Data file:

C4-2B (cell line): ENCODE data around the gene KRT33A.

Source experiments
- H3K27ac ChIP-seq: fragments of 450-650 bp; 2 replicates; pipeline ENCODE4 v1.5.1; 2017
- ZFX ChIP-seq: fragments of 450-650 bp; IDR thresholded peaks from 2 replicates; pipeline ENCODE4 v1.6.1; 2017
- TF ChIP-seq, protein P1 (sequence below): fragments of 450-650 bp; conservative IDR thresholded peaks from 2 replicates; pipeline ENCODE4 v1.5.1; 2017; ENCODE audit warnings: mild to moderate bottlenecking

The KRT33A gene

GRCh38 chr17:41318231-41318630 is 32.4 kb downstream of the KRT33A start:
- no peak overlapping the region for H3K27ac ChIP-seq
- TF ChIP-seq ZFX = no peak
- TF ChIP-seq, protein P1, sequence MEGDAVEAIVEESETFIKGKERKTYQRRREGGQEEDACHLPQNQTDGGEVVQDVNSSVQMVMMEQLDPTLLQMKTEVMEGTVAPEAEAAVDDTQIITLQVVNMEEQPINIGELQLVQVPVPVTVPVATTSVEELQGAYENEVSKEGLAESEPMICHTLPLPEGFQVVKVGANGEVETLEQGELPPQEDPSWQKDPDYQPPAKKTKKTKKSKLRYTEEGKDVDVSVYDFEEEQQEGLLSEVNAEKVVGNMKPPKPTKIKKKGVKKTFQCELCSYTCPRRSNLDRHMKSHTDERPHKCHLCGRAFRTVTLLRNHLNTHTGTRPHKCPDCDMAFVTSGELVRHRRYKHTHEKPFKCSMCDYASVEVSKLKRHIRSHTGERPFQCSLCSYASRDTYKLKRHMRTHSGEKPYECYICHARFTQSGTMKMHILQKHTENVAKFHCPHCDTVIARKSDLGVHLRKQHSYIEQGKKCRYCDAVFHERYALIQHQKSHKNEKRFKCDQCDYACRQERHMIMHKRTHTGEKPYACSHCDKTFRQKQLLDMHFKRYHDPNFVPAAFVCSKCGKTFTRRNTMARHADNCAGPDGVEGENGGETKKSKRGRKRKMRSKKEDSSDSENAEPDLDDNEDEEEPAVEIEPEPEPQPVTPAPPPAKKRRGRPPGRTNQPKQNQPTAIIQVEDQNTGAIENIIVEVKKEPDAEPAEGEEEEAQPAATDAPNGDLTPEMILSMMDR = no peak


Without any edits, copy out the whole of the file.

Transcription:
C4-2B (cell line): ENCODE data around the gene KRT33A.

Source experiments
- H3K27ac ChIP-seq: fragments of 450-650 bp; 2 replicates; pipeline ENCODE4 v1.5.1; 2017
- ZFX ChIP-seq: fragments of 450-650 bp; IDR thresholded peaks from 2 replicates; pipeline ENCODE4 v1.6.1; 2017
- TF ChIP-seq, protein P1 (sequence below): fragments of 450-650 bp; conservative IDR thresholded peaks from 2 replicates; pipeline ENCODE4 v1.5.1; 2017; ENCODE audit warnings: mild to moderate bottlenecking

The KRT33A gene

GRCh38 chr17:41318231-41318630 is 32.4 kb downstream of the KRT33A start:
- no peak overlapping the region for H3K27ac ChIP-seq
- TF ChIP-seq ZFX = no peak
- TF ChIP-seq, protein P1, sequence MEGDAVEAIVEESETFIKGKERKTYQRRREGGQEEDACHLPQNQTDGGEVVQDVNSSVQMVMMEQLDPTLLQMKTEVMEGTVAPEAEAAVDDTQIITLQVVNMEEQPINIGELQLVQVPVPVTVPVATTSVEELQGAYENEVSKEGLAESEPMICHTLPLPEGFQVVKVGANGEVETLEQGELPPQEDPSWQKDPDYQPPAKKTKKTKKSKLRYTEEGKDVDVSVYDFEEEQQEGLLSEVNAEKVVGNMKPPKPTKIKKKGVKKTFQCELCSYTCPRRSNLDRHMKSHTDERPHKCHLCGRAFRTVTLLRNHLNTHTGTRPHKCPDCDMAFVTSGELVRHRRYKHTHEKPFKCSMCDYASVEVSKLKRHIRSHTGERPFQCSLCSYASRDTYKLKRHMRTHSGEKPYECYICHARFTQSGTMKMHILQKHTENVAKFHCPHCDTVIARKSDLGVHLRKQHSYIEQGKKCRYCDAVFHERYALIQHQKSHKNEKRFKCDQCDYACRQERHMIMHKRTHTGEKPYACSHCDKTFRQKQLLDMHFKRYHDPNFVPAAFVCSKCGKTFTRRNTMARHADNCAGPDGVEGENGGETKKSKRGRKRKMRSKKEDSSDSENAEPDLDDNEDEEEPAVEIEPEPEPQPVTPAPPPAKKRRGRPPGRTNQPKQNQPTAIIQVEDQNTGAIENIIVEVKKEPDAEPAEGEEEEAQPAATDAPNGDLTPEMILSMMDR = no peak